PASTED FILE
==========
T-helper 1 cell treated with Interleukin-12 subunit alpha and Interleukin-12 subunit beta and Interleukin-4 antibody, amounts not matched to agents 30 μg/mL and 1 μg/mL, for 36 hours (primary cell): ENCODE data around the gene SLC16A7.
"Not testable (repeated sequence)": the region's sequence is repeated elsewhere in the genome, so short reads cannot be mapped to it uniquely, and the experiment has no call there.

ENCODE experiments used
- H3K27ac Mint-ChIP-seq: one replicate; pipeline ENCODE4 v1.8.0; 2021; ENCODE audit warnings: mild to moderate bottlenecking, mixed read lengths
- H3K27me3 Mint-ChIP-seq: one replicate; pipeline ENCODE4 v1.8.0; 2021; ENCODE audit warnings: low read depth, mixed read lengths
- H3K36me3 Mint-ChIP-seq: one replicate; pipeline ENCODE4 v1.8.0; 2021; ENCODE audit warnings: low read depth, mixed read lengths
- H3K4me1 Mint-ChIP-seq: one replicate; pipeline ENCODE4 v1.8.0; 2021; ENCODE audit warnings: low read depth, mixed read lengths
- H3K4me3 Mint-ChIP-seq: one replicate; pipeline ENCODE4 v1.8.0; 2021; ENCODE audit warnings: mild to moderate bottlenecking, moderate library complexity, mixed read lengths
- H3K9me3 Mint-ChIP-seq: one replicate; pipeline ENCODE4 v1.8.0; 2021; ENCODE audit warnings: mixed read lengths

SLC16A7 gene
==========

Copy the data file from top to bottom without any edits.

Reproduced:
T-helper 1 cell treated with Interleukin-12 subunit alpha and Interleukin-12 subunit beta and Interleukin-4 antibody, amounts not matched to agents 30 μg/mL and 1 μg/mL, for 36 hours (primary cell): ENCODE data around the gene SLC16A7.
"Not testable (repeated sequence)": the region's sequence is repeated elsewhere in the genome, so short reads cannot be mapped to it uniquely, and the experiment has no call there.

ENCODE experiments used
- H3K27ac Mint-ChIP-seq: one replicate; pipeline ENCODE4 v1.8.0; 2021; ENCODE audit warnings: mild to moderate bottlenecking, mixed read lengths
- H3K27me3 Mint-ChIP-seq: one replicate; pipeline ENCODE4 v1.8.0; 2021; ENCODE audit warnings: low read depth, mixed read lengths
- H3K36me3 Mint-ChIP-seq: one replicate; pipeline ENCODE4 v1.8.0; 2021; ENCODE audit warnings: low read depth, mixed read lengths
- H3K4me1 Mint-ChIP-seq: one replicate; pipeline ENCODE4 v1.8.0; 2021; ENCODE audit warnings: low read depth, mixed read lengths
- H3K4me3 Mint-ChIP-seq: one replicate; pipeline ENCODE4 v1.8.0; 2021; ENCODE audit warnings: mild to moderate bottlenecking, moderate library complexity, mixed read lengths
- H3K9me3 Mint-ChIP-seq: one replicate; pipeline ENCODE4 v1.8.0; 2021; ENCODE audit warnings: mixed read lengths

SLC16A7 gene